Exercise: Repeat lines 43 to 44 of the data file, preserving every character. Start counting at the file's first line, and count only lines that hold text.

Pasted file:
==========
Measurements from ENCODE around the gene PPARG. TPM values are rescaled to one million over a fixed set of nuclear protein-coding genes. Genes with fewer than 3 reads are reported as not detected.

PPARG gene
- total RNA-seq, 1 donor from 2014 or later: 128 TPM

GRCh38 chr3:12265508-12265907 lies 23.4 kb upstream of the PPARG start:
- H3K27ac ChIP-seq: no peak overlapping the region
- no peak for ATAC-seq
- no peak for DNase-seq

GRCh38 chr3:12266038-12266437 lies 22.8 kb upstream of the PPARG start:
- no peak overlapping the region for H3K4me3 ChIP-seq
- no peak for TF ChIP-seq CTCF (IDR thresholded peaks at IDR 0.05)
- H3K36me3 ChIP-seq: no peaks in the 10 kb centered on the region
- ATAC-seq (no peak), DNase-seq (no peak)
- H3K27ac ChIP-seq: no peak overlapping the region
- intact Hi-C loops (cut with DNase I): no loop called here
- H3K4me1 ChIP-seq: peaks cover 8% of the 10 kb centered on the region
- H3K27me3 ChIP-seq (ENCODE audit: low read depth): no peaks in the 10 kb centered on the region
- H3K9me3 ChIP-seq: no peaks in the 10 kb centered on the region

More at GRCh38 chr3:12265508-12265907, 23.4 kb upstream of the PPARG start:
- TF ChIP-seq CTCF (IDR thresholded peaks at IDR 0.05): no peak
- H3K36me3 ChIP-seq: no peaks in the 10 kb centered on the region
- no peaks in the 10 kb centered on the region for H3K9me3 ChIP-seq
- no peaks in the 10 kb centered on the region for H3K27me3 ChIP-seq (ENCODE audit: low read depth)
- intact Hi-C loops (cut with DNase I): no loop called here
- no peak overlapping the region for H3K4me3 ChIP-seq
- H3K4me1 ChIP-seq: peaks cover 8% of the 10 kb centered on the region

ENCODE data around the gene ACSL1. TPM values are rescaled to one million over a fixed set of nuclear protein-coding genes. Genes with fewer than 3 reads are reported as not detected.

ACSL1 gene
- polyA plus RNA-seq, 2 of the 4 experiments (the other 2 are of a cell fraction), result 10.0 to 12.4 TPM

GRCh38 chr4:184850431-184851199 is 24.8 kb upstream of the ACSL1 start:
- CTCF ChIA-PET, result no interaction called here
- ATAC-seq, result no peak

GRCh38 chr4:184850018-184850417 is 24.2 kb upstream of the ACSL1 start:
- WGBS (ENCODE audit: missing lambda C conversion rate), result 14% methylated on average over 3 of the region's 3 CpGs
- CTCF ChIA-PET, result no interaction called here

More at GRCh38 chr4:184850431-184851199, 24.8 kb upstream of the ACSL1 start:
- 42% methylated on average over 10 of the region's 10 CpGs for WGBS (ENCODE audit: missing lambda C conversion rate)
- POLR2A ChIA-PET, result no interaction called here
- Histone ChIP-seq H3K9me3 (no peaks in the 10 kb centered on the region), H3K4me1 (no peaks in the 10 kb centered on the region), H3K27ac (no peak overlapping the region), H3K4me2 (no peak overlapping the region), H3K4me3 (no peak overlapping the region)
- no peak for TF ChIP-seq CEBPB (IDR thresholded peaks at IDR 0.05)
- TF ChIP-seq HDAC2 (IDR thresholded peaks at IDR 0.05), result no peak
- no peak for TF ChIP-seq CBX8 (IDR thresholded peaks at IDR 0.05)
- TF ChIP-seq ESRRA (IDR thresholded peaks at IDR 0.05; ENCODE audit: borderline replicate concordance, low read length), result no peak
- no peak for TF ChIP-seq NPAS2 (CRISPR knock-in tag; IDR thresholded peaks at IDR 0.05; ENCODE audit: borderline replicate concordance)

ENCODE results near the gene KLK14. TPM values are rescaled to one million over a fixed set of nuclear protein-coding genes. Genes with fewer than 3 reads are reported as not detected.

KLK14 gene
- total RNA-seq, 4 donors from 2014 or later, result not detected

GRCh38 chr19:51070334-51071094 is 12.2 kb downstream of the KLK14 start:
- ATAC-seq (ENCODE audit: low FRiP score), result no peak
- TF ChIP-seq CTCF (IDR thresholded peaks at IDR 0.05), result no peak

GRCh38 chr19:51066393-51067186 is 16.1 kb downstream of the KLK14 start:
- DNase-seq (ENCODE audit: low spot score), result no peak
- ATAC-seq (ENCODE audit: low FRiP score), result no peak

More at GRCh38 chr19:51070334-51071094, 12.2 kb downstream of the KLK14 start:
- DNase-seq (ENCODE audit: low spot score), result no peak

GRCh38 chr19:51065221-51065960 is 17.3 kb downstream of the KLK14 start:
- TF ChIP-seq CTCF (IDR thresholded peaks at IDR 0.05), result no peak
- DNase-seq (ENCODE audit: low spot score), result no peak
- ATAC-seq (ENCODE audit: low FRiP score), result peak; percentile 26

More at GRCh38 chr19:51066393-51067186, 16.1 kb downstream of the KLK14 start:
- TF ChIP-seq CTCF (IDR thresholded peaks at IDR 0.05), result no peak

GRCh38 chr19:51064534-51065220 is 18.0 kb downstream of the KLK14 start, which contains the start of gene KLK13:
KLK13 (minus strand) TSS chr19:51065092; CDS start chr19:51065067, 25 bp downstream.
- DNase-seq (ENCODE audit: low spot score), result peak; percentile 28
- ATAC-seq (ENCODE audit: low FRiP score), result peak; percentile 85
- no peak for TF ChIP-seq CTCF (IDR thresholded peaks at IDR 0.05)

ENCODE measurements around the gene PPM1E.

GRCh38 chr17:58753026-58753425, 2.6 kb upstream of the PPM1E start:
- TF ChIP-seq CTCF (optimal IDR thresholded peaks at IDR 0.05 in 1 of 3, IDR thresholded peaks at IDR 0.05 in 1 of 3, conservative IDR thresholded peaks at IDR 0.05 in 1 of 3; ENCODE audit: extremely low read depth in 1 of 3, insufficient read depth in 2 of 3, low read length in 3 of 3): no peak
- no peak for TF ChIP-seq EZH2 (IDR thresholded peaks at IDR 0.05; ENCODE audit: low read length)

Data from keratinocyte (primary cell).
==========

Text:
- no peak for TF ChIP-seq NPAS2 (CRISPR knock-in tag; IDR thresholded peaks at IDR 0.05; ENCODE audit: borderline replicate concordance)

ENCODE results near the gene KLK14. TPM values are rescaled to one million over a fixed set of nuclear protein-coding genes. Genes with fewer than 3 reads are reported as not detected.